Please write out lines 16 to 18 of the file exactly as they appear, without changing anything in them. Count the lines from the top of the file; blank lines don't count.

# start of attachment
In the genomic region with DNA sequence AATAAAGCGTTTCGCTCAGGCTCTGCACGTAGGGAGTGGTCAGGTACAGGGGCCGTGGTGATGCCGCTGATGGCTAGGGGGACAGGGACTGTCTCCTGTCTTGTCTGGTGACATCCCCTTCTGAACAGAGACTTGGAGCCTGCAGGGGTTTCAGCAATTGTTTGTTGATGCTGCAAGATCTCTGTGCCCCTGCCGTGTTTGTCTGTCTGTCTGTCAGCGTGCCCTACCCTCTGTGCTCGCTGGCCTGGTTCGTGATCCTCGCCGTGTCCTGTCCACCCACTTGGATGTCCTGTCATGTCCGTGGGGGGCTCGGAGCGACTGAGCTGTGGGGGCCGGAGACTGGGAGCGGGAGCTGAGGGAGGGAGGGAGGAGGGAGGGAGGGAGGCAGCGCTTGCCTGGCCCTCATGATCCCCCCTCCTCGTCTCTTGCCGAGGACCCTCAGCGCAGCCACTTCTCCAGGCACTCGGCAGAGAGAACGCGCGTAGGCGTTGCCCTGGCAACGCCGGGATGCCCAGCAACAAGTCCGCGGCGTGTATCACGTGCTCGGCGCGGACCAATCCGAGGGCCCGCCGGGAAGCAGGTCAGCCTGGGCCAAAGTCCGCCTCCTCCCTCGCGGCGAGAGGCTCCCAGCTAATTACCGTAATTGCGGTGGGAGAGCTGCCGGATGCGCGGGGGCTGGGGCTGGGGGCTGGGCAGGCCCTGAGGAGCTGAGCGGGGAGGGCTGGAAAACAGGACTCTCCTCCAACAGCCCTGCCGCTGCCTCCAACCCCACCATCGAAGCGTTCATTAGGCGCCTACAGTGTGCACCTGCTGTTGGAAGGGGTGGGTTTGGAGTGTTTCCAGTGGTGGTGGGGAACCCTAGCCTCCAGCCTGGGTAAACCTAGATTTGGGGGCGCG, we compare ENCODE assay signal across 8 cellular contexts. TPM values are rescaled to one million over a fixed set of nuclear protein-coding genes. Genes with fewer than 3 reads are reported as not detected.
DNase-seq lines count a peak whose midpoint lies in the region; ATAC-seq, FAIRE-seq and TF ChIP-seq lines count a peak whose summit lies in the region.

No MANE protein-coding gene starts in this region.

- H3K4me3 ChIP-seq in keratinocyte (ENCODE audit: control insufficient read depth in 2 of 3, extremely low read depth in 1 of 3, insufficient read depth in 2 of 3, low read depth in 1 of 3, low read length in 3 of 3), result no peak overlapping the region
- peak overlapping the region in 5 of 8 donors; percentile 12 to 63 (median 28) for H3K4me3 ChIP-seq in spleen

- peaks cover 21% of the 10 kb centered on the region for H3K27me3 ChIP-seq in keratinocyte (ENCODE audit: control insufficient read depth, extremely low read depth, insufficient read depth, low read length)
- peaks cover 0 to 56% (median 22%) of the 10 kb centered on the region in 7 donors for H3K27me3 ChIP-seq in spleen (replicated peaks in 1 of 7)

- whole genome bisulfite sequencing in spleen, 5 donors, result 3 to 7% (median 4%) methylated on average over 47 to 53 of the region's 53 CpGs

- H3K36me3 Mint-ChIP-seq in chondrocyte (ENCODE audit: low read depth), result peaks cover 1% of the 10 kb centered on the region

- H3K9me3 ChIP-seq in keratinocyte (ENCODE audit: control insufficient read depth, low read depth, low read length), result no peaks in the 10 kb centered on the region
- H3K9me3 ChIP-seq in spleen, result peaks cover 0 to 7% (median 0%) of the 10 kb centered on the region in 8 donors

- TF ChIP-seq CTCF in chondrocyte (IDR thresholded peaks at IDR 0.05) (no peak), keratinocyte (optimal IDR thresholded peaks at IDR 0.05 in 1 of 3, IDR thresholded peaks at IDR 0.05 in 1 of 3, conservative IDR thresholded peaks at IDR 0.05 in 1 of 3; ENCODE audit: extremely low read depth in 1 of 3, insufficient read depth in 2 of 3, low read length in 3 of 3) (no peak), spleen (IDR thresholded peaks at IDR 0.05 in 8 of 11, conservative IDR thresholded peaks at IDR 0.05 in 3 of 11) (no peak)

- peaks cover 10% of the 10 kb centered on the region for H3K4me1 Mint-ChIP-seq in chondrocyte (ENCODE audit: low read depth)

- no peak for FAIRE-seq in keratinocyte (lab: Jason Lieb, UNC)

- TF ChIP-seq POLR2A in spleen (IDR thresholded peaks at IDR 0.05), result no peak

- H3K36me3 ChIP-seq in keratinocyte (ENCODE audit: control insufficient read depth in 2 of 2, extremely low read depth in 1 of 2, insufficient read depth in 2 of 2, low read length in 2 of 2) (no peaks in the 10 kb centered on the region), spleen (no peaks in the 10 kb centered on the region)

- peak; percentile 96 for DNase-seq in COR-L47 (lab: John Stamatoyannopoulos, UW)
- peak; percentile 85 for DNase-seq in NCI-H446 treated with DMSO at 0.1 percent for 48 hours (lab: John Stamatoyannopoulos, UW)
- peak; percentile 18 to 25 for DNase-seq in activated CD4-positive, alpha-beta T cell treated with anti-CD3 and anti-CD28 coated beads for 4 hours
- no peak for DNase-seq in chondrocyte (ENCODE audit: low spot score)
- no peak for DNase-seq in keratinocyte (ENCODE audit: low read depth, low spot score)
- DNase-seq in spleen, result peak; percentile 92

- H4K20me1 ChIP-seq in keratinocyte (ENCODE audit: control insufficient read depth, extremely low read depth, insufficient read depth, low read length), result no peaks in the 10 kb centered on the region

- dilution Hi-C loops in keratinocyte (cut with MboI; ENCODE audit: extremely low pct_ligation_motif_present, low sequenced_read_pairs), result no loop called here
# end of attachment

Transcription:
- H3K36me3 ChIP-seq in keratinocyte (ENCODE audit: control insufficient read depth in 2 of 2, extremely low read depth in 1 of 2, insufficient read depth in 2 of 2, low read length in 2 of 2) (no peaks in the 10 kb centered on the region), spleen (no peaks in the 10 kb centered on the region)

- peak; percentile 96 for DNase-seq in COR-L47 (lab: John Stamatoyannopoulos, UW)
- peak; percentile 85 for DNase-seq in NCI-H446 treated with DMSO at 0.1 percent for 48 hours (lab: John Stamatoyannopoulos, UW)